The Shady Dell is located at 1 Old Douglas Road in Bisbe. Information: 520-432-3567 or www.theshadydell.com.
© Terrence Moore
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Shady DellRV parks aren't for everyone, but this park is perfect for anybody wanting a trip back to the days of beatniks and blue highways.
By Robert Stieve
Jack Kerouac never slept here. Well, maybe he did, but there's no record of it. Still, it's the kind of place he would have been drawn to when he was out on the road. Nearby Bisbee and its mixed bag of colorful characters would have caught his eye as well.
Located along State Route 80 — at one time a main artery between Savannah, Georgia, and San Diego — the Shady Dell RV Park is about as far away from high-end luxury as you can get. It's low-key, as most things are in rural Arizona, and it's a step back in time, to the days of beatniks and blue highways.
Of course, there are a few modern-day amenities at the park. In particular, full hookups for RVs and campers. If you've blown the kids' inheritance on a fifth-wheeler, you might as well use it, but that's not the best way to spend a night at the Shady Dell. The better option is to shack up in one of the park's vintage aluminum travel trailers. There are several to choose from, including a 1949 Airstream, a 1950 Spartan Manor, a 1954 Crown and a 1951 Royal Mansion.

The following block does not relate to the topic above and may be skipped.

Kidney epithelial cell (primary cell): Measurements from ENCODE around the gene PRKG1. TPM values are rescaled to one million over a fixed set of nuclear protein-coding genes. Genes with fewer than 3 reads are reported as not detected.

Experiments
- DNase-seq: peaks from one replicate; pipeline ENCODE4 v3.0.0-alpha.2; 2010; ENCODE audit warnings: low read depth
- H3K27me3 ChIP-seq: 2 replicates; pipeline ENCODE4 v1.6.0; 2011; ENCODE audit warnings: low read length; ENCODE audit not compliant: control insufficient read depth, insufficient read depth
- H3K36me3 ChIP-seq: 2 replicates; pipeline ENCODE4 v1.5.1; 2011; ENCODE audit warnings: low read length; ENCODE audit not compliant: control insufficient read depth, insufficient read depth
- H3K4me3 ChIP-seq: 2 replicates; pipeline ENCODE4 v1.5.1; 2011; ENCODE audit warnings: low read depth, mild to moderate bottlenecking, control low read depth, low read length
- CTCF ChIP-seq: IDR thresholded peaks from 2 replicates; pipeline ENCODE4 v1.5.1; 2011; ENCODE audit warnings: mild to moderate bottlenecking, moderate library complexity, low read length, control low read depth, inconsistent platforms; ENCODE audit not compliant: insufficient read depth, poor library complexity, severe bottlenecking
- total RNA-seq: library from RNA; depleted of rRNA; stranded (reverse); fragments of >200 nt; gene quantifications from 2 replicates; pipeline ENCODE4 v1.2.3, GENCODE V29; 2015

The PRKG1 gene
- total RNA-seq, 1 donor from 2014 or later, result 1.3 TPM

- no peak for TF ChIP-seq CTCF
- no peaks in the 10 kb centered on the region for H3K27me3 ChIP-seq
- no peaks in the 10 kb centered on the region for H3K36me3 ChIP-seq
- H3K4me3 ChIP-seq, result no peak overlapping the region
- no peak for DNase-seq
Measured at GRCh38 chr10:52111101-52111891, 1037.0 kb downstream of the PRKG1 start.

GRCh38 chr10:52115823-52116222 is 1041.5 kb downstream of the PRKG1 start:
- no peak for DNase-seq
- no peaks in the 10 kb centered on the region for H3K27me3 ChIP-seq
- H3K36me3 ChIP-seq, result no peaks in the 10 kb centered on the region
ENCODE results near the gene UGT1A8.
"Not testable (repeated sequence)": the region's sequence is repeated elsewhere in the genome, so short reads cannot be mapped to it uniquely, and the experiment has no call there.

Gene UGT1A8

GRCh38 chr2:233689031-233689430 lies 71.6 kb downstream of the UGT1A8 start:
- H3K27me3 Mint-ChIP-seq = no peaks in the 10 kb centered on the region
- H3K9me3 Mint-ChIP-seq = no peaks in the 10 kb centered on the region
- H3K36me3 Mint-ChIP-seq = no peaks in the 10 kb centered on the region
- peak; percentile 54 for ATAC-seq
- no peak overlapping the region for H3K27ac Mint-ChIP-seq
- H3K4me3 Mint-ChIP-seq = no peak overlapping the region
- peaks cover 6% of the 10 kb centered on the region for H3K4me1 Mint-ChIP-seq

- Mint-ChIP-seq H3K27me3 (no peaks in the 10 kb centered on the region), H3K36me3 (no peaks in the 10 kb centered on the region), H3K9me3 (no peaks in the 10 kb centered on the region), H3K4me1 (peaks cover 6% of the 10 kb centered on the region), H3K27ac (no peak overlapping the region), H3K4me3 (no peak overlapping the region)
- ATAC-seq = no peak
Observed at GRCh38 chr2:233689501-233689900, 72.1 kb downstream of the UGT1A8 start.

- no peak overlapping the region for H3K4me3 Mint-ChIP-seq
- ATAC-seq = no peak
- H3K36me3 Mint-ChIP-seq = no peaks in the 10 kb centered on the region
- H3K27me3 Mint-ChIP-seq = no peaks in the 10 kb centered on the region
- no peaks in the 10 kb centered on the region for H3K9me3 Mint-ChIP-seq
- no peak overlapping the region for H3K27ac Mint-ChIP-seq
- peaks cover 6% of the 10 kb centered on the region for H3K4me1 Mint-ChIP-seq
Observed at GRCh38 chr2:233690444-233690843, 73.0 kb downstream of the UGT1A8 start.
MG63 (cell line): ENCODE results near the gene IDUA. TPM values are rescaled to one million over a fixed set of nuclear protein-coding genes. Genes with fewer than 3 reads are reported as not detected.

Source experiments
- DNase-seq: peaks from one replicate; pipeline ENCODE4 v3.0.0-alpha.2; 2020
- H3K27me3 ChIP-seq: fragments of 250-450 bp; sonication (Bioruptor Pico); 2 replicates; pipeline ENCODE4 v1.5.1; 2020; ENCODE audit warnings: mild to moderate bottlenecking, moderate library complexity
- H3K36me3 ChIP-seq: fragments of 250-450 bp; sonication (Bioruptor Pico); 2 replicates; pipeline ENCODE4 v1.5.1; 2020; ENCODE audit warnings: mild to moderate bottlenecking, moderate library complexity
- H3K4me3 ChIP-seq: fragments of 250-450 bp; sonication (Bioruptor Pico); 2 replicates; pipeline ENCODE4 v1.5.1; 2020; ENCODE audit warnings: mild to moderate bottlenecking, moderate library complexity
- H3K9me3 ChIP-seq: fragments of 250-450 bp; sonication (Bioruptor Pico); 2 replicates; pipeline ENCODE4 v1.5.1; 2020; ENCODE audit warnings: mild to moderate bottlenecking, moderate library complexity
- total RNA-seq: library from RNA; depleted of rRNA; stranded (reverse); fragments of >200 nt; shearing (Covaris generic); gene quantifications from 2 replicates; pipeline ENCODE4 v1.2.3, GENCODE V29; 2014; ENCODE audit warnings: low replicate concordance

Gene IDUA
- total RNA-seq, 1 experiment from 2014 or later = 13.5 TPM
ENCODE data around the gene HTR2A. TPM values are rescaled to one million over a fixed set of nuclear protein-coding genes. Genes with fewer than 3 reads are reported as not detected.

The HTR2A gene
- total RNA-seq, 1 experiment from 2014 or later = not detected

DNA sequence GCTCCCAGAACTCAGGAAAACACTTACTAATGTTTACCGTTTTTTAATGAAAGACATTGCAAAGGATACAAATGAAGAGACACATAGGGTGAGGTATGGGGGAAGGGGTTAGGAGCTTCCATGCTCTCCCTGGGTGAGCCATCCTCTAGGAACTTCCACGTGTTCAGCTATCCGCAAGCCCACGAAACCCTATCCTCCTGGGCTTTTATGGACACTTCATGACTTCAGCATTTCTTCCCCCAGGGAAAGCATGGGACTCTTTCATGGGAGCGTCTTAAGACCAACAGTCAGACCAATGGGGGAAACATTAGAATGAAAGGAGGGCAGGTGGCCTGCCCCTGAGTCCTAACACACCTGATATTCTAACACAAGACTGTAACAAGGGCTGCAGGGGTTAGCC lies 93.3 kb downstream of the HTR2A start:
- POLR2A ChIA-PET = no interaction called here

Take your pick. They're all cool. The Airstream is the most photographed, for whatever that's worth. The Manor, however, might be the closest you'll ever come to time travel. The polished blond wood on the walls and ceiling is original, as are the appliances and furniture. There's even a vintage television — no remote, no TiVo, no nothing, which is how it should be when you're flashing back to the 1950s.
The best of the bunch, arguably, is the Royal Mansion. Built in 1951, this 33-footer has a full-sized bed and a small bathroom. In addition, there's a breakfast booth in the kitchen and leopard carpeting in the living room, which adds volumes to the exotic feel of this trailer. Imagine the Jungle Room at Graceland, but without Elvis. By the way, he never slept here either.
In all, there are nine trailers at the Shady Dell, eight of which are immaculately restored and used for sleeping. The ninth, a 1957 Valentine, houses Dot's Diner, a 10-stool eatery that's been featured in Gourmet magazine and National Geographic Traveler. CNN and CBS This Morning have dropped by as well.
When John Hart bought the Valentine in the mid-1950s, he parked it on the corner of Ventura and Topanga Canyon boulevards in L.A. — it was "Burger Bar No. 3" in his chain of Los Angeles hamburger joints. Development eventually forced Hart to move it to the middle of nowhere, and after decades of neglect, it was shipped to the Shady Dell on a flatbed truck. That was 1996. Six months later, it was opened as Dot's Diner, in honor of Dot Bozeman, the restaurant's first cook and bottle washer.
Dot retired a few years ago, but her namesake diner is still going strong. Check it out, and when you do, think about the '50s. You won't see Kerouac at the end of the counter, but if you squint your eyes a little, you might be able to picture him there, hip and cool in a tattered sweatshirt, milking a cup of coffee.